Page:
The field is exhilarating. There are sporadic reports of significant developments or accomplishments in quantum computing, along with fervent predictions of how it might revolutionize the world. Quantum computers are not very practical or beneficial, despite the attention they receive. Companies are currently developing the initial quantum computer operating system.

Google stated in a press release that despite reasons for optimism regarding quantum computing, there is still uncertainty about the extent to which, the timing, and the specific real-world problems for which this technology will be most revolutionary.

“We aim to illuminate these questions by encouraging the community to further develop and predict the beneficial effects of quantum computing on society through the introduction of this prize.”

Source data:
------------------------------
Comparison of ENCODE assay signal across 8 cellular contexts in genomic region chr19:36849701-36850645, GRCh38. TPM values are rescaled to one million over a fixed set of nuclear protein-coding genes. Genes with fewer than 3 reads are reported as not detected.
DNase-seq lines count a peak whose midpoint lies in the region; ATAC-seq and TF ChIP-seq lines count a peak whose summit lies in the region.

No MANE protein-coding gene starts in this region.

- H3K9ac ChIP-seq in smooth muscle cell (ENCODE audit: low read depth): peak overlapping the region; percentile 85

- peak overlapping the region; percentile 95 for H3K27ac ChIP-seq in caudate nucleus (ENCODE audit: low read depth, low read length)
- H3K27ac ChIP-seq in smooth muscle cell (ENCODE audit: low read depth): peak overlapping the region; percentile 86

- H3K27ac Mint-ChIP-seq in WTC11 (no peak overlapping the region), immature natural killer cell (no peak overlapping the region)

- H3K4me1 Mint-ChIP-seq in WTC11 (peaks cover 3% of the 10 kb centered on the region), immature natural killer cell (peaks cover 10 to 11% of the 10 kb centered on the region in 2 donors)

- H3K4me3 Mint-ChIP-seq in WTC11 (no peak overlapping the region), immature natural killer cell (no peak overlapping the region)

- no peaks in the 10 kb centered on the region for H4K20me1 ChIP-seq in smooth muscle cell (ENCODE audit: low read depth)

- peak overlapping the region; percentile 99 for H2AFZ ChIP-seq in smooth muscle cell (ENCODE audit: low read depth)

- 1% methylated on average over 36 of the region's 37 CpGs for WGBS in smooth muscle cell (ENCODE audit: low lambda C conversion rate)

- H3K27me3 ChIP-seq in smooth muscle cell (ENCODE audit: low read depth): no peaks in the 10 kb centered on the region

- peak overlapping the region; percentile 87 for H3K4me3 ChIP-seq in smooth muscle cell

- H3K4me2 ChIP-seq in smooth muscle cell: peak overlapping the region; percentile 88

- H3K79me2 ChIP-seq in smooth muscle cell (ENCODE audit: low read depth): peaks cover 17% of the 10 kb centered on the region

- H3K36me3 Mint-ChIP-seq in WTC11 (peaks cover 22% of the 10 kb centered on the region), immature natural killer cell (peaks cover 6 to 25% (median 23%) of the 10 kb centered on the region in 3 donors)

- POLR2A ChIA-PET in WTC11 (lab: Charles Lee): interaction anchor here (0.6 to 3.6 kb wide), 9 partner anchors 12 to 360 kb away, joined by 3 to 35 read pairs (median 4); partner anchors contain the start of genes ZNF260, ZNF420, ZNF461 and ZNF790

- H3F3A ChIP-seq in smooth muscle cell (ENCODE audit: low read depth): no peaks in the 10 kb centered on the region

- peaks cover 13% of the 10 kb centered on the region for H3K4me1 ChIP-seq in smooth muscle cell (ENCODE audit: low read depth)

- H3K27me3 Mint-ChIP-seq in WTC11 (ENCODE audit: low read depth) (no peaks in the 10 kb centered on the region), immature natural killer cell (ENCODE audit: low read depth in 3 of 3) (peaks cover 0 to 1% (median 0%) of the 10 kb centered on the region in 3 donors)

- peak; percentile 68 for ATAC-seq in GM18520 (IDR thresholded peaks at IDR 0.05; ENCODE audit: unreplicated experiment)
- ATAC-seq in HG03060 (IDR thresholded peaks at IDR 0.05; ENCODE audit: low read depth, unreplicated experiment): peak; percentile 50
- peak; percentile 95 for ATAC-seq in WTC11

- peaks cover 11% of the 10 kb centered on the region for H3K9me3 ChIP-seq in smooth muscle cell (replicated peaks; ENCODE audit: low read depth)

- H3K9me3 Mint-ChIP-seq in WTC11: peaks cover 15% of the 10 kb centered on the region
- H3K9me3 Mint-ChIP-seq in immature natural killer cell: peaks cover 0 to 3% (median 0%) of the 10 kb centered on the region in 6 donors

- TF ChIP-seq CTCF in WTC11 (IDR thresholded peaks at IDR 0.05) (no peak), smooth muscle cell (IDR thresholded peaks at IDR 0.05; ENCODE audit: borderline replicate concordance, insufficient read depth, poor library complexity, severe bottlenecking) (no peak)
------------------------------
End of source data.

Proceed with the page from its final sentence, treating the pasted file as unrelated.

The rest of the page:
The competition will last for three years and requires participants to create applications for quantum computing that have societal benefits. During the initial round, participants must articulate the issue they aim to address and present an evaluation of the time required for a quantum computer to execute their method to solve it.

Up to 20 teams will progress to the finals from the group of competitors and collectively get the initial $1 million of the total prize. In the upcoming round, they will need to demonstrate how they can achieve a quicker or more precise solution on a quantum computer compared to conventional computers. They must also explain how these calculations would benefit society. The top three candidates or teams will receive $3 million, and the runners-up will receive $1 million.

Additional information is available on the Xprize website.